Military forces of the United States are now on the ground in Syria, a nation gripped in civil war in one of the most dangerous and violent regions in the world. Four-hundred U.S. Marines and Army Rangers have just been dispatched to the city of Raqqa in Syria to join the battle with the Islamic State.
These new American military personnel join approximately 500 of our Special Operations Forces already in Syria. However, the new troops are profiled for combat, while our forces already there are described as support advisers, helpful in particular in gathering vital intelligence information.
This evolving, little-reported development has been described as broadly a continuation of the approach of the Obama administration. President Barack Obama did approve the use of a small number of Apache attack helicopters in Syria. However, the addition of ground combat troops is a change in the character as well as degree of the American military commitment in this devastated, war afflicted nation.
White House Press Secretary Sean Spicer was not reassuring in a canned reply to an aggressive reporter asking about this new deployment. He appeared to brush off any danger of being drawn into combat with the involved — and heavily armed — nations in this region. His “script” (his word) was evasive.
In reality, Russia is increasingly influential in the Mideast, especially in Syria. The two nations have been close allies for decades, dating back to the rule of President Hafez al-Assad, father of current President Bashar al-Assad.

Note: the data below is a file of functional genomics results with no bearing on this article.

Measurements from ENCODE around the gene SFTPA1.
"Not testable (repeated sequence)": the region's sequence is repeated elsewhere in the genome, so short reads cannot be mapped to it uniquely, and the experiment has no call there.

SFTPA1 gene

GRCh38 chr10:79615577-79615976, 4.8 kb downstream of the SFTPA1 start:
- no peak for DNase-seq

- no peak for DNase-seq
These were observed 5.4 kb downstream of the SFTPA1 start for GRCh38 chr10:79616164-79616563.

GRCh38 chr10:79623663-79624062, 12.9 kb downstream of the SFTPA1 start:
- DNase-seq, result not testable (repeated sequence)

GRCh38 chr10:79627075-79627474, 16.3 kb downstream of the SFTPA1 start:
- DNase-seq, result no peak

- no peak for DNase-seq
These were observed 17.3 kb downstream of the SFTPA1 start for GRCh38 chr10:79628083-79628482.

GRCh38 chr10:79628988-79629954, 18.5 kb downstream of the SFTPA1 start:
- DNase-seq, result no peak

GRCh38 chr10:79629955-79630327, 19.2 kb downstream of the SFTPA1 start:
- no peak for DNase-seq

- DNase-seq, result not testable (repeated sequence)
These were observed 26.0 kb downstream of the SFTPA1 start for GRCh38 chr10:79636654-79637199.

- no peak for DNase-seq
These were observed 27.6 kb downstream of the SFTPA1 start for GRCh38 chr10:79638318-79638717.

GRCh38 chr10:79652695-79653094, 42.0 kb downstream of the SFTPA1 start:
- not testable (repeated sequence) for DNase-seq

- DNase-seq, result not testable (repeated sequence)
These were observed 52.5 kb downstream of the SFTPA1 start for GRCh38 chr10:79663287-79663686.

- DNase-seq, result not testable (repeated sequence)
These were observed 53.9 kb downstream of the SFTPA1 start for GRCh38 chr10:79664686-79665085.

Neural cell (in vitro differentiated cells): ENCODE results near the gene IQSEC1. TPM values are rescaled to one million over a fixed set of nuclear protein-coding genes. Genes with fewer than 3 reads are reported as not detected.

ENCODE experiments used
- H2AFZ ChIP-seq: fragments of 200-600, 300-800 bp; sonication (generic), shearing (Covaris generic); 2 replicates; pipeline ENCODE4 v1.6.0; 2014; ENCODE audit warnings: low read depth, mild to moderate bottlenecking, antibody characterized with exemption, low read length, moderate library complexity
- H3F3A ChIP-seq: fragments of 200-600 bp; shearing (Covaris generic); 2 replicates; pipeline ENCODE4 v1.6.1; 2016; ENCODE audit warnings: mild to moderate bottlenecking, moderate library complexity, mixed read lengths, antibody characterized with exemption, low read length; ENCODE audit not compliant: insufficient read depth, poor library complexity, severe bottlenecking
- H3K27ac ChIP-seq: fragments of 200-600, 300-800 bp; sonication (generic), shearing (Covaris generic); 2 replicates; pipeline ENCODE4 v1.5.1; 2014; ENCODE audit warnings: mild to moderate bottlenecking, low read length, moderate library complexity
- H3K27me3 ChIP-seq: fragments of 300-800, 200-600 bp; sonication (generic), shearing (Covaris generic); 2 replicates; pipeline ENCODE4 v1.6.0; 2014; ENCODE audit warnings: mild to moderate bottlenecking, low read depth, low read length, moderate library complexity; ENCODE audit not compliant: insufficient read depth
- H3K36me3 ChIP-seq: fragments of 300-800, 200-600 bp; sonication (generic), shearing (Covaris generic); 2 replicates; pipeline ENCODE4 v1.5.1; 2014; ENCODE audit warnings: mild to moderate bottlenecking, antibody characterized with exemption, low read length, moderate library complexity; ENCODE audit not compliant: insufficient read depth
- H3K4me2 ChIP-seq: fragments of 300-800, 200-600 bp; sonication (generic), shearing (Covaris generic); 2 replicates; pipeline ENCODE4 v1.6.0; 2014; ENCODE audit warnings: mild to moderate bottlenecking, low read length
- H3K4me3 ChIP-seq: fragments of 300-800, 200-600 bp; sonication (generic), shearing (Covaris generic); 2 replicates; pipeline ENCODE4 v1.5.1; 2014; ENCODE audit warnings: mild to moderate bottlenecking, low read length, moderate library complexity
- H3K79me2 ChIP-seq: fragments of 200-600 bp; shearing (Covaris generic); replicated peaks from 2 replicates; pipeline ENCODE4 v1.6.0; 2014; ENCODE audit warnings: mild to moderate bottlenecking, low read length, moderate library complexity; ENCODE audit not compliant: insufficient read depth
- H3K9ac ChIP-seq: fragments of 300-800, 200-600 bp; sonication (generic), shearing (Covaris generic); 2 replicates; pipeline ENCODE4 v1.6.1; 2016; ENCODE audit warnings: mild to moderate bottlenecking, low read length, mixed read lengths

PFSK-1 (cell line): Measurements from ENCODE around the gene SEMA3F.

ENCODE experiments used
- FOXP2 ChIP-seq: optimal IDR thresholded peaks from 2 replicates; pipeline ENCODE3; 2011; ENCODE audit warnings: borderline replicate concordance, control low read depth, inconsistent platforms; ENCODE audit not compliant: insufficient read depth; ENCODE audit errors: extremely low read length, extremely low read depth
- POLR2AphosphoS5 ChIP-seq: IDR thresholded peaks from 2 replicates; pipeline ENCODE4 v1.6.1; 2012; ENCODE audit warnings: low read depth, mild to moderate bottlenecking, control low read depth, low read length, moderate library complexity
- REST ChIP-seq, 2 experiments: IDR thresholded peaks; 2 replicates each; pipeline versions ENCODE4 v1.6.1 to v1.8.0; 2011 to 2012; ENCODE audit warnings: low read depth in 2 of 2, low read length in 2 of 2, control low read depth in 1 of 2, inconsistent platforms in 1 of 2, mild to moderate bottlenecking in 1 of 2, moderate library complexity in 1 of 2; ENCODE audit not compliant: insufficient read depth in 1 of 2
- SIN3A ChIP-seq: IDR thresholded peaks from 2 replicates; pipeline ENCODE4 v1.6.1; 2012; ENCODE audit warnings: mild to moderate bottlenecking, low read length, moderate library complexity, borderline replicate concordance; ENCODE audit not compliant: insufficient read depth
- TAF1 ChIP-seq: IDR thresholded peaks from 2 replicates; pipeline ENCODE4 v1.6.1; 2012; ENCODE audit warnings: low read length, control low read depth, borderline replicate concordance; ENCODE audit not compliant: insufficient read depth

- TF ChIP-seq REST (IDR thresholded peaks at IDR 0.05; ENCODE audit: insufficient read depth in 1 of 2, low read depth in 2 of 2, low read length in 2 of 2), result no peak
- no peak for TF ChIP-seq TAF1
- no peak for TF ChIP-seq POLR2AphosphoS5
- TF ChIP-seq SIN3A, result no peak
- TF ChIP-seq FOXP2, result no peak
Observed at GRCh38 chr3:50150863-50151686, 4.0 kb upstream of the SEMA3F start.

American leaders, when successful in the past, have demonstrated exceptional determined skill, while avoiding ground force commitments except in the Persian Gulf War. That involved a broad coalition.
President Richard Nixon was particularly successful. The 1972 SALT I strategic arms treaties with the Soviet Union and the opening to China were achieved by disciplined negotiation. The 1973 Yom Kippur War between Arab states and Israel was ended through U.S. leadership. First, President Nixon aggressively pursued getting essential aid to Israel. Simultaneously, Israel was restrained regarding encircled Egyptian forces.
Second, visible actions were taken to demonstrate U.S. military resolve: B-52 bombers were moved from Guam to the U.S., the Army’s 82nd Airborne Division was placed on alert.
Third, the U.S. ultimately did not pursue a proposed joint “condominium” with the Soviet Union. Interests were too divergent on both sides. This bears directly on Russian leader Vladimir Putin’s recent public relations offensive for broad Russia-U.S. collaboration regarding Syria.
Likewise, U.S. aid was involved in President Jimmy Carter’s historic achievement of the difficult Egypt-Israel peace treaty in 1978. His extraordinary dedicated work was crucial.
More recently, President George H.W. Bush and Secretary of State James Baker achieved important agreement on a Palestinian authority. Economic leverage was a factor in these strategic successes, and in others during World War II as well as the Cold War.
For all the alarm about Mideast developments, the U.S. has major strategic assets — oil and natural gas. Fracking, available since the 1940s, is now commercially viable. During 2011, the U.S. became a net exporter of petroleum products, reversing a half century of growing oil dependence. The revolution in American production has powerful international implications.
Presidential leadership is essential. Beyond White House bombast, evidence increases departments are making policy. Regarding the military, that is disturbing — civilian authority and control is vital to our nation.
Regarding oil, Secretary of State Rex Tillerson’s background as head of Exxon Mobil may prove advantageous.
— Arthur I. Cyr is Clausen Distinguished Professor at Carthage College and author of “After the Cold War.” Contact at firstname.lastname@example.org.